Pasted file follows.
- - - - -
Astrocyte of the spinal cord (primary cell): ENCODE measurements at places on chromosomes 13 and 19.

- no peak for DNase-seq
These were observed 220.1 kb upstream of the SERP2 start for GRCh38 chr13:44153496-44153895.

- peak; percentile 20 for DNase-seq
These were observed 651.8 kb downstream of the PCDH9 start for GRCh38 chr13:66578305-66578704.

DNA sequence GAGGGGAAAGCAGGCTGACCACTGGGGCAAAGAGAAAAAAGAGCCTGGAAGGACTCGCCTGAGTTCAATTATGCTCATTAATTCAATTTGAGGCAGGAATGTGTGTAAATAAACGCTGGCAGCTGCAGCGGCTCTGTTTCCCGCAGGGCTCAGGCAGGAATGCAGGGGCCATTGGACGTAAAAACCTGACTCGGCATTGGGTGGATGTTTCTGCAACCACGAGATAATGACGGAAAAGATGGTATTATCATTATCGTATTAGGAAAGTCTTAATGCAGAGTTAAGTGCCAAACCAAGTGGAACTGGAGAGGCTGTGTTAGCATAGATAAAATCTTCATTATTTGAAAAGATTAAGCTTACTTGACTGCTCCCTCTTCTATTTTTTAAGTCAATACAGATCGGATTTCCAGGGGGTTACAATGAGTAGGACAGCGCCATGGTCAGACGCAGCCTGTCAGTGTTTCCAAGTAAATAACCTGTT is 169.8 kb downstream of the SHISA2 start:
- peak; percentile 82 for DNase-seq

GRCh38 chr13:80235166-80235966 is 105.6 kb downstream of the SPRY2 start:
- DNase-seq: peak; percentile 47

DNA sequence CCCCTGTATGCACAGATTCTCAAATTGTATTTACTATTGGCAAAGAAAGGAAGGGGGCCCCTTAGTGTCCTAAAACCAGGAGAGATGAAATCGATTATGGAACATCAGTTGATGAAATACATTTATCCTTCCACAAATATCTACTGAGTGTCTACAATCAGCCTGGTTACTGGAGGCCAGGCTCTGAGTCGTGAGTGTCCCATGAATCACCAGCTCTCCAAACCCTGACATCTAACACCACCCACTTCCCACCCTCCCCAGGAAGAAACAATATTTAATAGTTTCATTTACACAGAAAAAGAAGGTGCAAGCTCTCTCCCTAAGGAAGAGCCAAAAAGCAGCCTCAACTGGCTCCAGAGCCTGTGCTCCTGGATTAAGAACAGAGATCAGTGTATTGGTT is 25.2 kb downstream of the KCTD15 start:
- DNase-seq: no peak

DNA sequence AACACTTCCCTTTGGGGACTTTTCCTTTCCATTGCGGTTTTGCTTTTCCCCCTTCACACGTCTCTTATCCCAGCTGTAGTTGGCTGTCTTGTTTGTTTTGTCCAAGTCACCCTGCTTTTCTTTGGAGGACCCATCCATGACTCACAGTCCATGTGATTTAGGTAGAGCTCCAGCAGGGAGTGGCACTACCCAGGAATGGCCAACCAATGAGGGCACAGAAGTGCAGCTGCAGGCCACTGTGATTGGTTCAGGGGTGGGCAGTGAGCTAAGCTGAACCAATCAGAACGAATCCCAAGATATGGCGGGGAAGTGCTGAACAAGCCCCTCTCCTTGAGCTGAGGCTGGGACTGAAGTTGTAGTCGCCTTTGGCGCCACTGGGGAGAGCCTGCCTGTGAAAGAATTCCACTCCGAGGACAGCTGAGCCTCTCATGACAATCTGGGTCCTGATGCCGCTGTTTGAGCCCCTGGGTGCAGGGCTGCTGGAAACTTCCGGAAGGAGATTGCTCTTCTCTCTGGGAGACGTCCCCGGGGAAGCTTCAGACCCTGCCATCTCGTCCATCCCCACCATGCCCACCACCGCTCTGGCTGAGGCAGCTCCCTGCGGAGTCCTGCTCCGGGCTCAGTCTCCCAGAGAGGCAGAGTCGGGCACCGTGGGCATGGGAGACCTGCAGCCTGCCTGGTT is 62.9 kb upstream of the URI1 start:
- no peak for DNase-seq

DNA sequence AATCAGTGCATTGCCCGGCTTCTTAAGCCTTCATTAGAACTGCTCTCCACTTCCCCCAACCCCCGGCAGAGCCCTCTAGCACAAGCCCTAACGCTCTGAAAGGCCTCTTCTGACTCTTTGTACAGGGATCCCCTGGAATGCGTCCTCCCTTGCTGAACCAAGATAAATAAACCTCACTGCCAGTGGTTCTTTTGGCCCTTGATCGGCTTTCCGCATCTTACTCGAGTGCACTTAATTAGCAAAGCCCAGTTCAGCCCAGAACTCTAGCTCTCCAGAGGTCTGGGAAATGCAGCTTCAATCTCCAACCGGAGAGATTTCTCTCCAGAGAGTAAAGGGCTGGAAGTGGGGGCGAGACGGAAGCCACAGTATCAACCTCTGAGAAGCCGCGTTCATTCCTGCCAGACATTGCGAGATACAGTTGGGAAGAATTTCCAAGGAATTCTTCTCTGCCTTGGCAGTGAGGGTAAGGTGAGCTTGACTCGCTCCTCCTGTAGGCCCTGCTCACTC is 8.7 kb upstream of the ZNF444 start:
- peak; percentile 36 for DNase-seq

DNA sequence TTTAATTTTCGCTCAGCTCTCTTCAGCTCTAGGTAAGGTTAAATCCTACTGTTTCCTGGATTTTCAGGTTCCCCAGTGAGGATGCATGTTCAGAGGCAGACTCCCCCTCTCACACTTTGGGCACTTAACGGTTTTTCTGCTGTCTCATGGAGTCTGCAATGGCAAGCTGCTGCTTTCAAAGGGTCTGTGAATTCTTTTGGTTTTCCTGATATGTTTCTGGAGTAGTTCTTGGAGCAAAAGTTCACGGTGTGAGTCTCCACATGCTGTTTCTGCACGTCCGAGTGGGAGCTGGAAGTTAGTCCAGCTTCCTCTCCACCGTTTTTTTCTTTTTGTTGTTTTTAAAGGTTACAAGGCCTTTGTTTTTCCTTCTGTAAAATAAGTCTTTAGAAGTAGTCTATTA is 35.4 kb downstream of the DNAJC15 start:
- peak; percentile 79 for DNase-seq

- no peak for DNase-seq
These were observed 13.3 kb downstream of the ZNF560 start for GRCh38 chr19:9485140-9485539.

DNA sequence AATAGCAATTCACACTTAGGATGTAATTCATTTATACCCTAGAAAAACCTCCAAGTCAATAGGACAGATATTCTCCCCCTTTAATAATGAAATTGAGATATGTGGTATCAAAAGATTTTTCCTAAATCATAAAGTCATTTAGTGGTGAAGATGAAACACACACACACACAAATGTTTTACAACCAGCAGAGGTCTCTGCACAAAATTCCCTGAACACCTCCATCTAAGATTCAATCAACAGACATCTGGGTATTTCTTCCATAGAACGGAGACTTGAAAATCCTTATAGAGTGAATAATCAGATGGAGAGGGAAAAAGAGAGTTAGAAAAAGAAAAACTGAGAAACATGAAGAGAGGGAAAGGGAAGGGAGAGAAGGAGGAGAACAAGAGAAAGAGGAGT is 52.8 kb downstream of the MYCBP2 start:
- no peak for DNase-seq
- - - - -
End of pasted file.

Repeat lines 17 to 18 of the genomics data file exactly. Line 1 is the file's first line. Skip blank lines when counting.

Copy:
- peak; percentile 79 for DNase-seq

- no peak for DNase-seq